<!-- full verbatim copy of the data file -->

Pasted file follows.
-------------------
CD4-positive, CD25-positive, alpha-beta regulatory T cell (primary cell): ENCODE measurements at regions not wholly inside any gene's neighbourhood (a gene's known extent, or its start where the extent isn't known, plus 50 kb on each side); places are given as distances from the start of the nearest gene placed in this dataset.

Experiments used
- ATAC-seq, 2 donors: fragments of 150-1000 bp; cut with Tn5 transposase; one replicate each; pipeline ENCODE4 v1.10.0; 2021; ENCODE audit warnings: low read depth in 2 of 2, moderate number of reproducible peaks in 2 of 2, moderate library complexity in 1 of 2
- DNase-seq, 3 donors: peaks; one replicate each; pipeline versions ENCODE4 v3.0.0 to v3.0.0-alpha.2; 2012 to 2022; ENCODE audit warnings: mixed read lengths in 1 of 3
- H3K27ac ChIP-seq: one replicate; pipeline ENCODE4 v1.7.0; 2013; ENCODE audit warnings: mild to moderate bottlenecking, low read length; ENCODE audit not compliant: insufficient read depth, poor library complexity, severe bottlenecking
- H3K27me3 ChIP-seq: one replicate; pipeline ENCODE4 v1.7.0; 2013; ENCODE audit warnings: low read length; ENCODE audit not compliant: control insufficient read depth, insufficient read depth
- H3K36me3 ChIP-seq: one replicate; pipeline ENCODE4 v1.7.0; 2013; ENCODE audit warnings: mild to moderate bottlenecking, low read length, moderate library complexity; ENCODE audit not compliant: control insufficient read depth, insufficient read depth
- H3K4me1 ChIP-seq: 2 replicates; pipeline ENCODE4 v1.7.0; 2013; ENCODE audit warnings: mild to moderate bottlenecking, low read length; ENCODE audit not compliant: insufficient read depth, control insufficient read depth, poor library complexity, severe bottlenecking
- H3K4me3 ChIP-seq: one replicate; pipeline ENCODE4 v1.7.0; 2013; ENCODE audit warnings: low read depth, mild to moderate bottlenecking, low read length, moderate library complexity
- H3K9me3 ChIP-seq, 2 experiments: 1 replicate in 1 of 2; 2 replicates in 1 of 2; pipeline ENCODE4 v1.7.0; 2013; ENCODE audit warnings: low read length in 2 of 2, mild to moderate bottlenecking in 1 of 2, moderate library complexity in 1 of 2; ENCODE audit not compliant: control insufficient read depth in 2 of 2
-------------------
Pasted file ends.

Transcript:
CD4-positive, CD25-positive, alpha-beta regulatory T cell (primary cell): ENCODE measurements at regions not wholly inside any gene's neighbourhood (a gene's known extent, or its start where the extent isn't known, plus 50 kb on each side); places are given as distances from the start of the nearest gene placed in this dataset.

Experiments used
- ATAC-seq, 2 donors: fragments of 150-1000 bp; cut with Tn5 transposase; one replicate each; pipeline ENCODE4 v1.10.0; 2021; ENCODE audit warnings: low read depth in 2 of 2, moderate number of reproducible peaks in 2 of 2, moderate library complexity in 1 of 2
- DNase-seq, 3 donors: peaks; one replicate each; pipeline versions ENCODE4 v3.0.0 to v3.0.0-alpha.2; 2012 to 2022; ENCODE audit warnings: mixed read lengths in 1 of 3
- H3K27ac ChIP-seq: one replicate; pipeline ENCODE4 v1.7.0; 2013; ENCODE audit warnings: mild to moderate bottlenecking, low read length; ENCODE audit not compliant: insufficient read depth, poor library complexity, severe bottlenecking
- H3K27me3 ChIP-seq: one replicate; pipeline ENCODE4 v1.7.0; 2013; ENCODE audit warnings: low read length; ENCODE audit not compliant: control insufficient read depth, insufficient read depth
- H3K36me3 ChIP-seq: one replicate; pipeline ENCODE4 v1.7.0; 2013; ENCODE audit warnings: mild to moderate bottlenecking, low read length, moderate library complexity; ENCODE audit not compliant: control insufficient read depth, insufficient read depth
- H3K4me1 ChIP-seq: 2 replicates; pipeline ENCODE4 v1.7.0; 2013; ENCODE audit warnings: mild to moderate bottlenecking, low read length; ENCODE audit not compliant: insufficient read depth, control insufficient read depth, poor library complexity, severe bottlenecking
- H3K4me3 ChIP-seq: one replicate; pipeline ENCODE4 v1.7.0; 2013; ENCODE audit warnings: low read depth, mild to moderate bottlenecking, low read length, moderate library complexity
- H3K9me3 ChIP-seq, 2 experiments: 1 replicate in 1 of 2; 2 replicates in 1 of 2; pipeline ENCODE4 v1.7.0; 2013; ENCODE audit warnings: low read length in 2 of 2, mild to moderate bottlenecking in 1 of 2, moderate library complexity in 1 of 2; ENCODE audit not compliant: control insufficient read depth in 2 of 2